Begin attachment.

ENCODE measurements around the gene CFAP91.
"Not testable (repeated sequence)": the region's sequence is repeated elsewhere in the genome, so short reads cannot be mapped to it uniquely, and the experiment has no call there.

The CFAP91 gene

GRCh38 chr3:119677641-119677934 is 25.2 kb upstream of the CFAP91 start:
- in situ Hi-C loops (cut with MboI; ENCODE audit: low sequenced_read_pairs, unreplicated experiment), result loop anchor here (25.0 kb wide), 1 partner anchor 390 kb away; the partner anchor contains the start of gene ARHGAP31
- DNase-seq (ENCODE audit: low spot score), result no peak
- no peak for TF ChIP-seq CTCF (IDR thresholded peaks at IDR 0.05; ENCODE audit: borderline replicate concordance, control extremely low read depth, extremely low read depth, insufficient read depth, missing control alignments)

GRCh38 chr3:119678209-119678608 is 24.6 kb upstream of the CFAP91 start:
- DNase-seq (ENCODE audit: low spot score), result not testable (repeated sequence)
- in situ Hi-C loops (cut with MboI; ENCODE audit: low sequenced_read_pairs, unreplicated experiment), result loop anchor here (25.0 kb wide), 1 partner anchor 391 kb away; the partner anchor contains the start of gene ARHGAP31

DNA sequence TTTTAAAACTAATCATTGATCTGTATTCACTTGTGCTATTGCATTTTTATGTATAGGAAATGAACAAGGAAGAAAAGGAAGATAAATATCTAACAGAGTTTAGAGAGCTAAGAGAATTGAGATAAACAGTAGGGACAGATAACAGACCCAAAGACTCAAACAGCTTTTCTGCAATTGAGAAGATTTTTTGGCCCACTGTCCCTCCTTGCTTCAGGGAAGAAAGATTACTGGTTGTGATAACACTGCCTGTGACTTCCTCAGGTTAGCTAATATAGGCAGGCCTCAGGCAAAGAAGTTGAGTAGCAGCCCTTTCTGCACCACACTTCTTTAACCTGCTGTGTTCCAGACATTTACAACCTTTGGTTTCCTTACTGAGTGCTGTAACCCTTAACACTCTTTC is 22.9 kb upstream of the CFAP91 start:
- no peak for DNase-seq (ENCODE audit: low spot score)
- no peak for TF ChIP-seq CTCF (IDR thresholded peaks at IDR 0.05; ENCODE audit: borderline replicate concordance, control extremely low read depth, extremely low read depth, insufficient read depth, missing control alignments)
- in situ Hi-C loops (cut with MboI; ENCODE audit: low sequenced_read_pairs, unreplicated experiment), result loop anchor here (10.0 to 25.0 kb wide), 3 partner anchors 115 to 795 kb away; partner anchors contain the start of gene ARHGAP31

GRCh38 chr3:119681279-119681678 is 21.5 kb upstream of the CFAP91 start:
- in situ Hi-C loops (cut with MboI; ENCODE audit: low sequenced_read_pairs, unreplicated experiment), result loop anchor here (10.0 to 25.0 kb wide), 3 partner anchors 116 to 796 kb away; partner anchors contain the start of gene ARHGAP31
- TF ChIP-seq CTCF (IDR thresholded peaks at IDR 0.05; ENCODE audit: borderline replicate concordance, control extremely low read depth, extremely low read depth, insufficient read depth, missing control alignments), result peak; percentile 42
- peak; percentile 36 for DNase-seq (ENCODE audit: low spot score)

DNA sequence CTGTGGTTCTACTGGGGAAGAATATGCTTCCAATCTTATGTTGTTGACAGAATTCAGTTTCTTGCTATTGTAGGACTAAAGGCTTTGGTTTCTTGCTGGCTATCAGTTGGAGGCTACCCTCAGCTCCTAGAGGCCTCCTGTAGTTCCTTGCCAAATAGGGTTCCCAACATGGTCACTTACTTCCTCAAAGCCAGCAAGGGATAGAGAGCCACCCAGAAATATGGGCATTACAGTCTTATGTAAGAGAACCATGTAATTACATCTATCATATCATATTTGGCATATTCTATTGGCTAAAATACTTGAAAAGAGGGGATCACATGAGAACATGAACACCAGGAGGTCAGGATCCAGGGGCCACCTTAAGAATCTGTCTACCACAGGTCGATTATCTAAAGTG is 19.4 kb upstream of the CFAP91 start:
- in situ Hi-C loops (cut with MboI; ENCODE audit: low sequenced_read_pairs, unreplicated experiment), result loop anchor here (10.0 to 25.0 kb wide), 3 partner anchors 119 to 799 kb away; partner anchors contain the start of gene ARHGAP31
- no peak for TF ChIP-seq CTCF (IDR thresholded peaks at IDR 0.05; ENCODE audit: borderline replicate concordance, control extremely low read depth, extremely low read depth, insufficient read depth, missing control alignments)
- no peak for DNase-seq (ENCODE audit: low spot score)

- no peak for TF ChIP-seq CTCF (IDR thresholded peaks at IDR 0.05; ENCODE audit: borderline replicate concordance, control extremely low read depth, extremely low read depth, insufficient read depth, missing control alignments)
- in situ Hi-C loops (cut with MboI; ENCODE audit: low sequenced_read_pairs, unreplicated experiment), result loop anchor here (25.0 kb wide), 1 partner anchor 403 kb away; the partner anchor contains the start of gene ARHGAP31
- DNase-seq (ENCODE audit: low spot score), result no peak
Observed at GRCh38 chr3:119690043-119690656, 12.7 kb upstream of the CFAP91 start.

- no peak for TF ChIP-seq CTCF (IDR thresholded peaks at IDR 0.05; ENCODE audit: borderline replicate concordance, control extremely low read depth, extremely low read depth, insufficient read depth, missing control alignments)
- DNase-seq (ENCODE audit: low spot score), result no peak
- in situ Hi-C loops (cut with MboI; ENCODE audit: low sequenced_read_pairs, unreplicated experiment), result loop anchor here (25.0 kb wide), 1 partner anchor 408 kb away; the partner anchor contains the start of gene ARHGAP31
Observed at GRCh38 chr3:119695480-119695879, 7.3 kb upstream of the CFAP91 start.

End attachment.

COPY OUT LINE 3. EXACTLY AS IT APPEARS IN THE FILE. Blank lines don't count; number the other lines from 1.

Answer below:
The CFAP91 gene